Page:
When you’re selling a house there are things you can control, and things you can’t. The important thing is to recognize what the strengths and weaknesses of your house are and to have a professional indicate to you how they affect the value of your house. Some items are obvious: road noise decreases value, granite counter tops increase it. Others are not so easy: What about a pool? What about a house on 10+ acres?
Marketing your house to the specific demographic of buyer is obviously extremely important but you don’t want to pigeon-hole yourself. Just because you’re in a great school district doesn’t mean that you can ignore down-sizing buyers or single professionals. Instead you want to emphasize the strengths but also broaden a buyers perspective to the advantages of your house as compared to all the competition.
I’ll explain it to you in a quick story of a recent client. I just closed with a husband and wife on a property in Oceanside that love to swim. Husband surfs daily. Wife is an avid swimmer for exercise. When we first met they told me some of their basic wants and needs and the most important thing was that the house “MUST have a pool”. You know where this is going,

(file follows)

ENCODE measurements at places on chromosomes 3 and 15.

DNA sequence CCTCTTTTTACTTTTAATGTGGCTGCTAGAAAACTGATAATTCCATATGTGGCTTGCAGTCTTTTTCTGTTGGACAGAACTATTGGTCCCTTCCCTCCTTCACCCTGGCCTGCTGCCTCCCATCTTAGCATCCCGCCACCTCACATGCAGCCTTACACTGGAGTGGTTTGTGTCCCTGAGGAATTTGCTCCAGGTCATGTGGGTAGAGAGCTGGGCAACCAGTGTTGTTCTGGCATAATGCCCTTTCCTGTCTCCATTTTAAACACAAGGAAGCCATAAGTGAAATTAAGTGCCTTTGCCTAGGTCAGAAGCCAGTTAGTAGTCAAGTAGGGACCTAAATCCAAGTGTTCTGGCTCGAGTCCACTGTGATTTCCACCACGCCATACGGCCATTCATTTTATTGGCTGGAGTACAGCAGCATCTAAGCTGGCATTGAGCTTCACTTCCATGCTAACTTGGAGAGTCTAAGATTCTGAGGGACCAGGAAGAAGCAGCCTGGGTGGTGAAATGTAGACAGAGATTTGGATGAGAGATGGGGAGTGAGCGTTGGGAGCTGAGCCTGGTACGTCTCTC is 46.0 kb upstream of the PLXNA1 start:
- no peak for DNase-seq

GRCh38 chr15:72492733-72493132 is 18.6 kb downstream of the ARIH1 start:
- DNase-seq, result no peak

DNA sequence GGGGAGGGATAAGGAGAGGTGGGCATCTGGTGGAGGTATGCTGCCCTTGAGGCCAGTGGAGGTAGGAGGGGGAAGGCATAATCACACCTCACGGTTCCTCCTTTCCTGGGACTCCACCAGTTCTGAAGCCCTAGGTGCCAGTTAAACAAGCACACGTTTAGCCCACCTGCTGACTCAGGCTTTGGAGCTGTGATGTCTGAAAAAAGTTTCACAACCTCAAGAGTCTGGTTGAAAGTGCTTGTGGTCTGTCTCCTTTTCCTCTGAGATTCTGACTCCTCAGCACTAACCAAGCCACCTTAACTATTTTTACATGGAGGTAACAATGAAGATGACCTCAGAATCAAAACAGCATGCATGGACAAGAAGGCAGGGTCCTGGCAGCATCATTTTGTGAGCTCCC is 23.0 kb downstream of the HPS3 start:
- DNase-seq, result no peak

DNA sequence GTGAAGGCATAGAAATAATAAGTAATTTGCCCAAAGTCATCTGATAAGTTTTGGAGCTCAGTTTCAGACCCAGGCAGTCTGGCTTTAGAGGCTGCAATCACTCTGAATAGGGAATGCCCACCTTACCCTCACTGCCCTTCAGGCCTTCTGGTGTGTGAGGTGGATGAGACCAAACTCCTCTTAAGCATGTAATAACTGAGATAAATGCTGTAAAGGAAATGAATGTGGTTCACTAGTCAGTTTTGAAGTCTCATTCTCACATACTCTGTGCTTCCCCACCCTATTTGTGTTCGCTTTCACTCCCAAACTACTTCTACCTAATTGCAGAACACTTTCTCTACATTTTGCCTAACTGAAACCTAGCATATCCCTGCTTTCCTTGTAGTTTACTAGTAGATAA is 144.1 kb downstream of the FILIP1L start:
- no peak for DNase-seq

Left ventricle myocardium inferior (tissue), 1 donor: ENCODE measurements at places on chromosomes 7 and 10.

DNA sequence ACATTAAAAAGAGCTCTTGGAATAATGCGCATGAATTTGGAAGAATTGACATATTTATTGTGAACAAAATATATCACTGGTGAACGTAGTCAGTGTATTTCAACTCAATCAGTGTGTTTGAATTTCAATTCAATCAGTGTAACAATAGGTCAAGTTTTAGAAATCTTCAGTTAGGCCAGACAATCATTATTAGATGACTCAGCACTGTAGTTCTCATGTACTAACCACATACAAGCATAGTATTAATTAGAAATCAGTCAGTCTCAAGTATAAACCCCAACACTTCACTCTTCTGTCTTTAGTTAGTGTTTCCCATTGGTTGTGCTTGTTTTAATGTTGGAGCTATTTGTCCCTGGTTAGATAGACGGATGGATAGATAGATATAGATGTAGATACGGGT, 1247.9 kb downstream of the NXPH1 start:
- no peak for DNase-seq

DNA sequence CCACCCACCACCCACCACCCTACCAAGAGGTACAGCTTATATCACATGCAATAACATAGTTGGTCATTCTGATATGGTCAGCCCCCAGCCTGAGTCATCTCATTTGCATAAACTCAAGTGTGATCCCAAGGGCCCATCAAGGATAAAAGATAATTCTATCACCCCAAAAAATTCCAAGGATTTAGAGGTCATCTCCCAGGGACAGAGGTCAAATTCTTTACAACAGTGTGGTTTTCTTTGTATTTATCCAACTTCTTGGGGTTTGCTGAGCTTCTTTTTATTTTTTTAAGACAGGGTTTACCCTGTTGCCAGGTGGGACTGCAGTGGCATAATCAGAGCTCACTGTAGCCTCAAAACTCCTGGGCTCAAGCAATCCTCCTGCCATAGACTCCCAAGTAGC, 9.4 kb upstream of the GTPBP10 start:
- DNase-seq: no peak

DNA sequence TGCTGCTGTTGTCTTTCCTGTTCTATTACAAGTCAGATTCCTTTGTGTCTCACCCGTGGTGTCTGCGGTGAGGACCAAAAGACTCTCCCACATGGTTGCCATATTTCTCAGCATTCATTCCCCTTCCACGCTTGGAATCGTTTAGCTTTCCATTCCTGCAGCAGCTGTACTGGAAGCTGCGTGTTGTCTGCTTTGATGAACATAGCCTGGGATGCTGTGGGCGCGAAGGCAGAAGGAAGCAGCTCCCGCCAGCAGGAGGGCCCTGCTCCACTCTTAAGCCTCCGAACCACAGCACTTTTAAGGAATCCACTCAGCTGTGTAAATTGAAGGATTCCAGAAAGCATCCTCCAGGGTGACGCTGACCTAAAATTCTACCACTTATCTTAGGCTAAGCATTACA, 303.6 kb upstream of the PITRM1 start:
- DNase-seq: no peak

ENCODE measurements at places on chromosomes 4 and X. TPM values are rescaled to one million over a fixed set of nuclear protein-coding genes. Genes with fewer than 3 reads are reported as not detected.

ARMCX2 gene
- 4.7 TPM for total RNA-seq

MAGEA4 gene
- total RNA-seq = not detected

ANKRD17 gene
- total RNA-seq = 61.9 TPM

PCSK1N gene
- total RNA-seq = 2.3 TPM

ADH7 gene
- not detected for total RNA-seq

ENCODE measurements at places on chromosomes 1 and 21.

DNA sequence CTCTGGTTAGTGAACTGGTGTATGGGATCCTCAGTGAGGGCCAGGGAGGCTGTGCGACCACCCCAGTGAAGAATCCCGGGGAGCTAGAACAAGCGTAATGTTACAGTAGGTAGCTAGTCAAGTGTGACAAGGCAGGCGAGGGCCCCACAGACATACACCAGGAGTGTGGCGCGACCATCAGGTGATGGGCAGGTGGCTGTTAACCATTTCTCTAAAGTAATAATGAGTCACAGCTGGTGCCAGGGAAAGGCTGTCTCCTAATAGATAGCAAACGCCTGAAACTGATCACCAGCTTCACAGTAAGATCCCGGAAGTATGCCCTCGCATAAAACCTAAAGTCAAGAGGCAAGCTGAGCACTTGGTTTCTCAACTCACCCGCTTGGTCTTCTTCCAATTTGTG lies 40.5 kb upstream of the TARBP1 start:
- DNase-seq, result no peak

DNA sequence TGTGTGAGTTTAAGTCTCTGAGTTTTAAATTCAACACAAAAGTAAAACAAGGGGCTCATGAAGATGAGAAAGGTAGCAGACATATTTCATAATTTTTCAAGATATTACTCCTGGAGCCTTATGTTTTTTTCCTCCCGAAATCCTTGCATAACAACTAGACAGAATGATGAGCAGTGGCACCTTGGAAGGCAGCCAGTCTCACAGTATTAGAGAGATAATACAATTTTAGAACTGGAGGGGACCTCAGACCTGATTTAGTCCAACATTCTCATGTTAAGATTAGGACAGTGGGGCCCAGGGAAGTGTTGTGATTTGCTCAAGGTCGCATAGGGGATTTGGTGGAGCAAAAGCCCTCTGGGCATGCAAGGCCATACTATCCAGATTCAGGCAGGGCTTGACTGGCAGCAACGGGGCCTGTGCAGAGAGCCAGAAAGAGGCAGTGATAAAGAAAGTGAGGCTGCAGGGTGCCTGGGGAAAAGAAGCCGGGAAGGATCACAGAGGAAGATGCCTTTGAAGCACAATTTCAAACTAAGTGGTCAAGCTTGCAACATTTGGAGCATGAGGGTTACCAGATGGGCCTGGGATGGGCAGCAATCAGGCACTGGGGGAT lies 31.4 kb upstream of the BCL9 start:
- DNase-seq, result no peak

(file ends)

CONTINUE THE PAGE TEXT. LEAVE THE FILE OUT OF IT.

They just closed on a house at the top of their price range without a private pool or community one.
As I’ve mentioned before, residential real estate is bought and sold on emotion. As a seller you need to recognize that when you prepare to sell it. Therefore, recognize that a house that smells beautiful and has beds made and closets organized actually does help sell it. Open windows and show off the view or natural light. Arrange or stage rooms to show the size and functionality. Place a potted plant or flowers in the kitchen, at the entry, or in a bathroom. Don’t be present during a showing and don’t give people the walking tour (“And then in 1993 I put in new baseboards throughout the kitchen. Aren’t they beautiful?”). People want to buy a house not walk through someone else’s and the only way to do that is to help the buyer envision themselves there without you looking over there shoulder or telling them they can’t go in that room or open that closet. Control the things that you can control and don’t worry about the rest.
And just be glad Calvin is not living next door to you.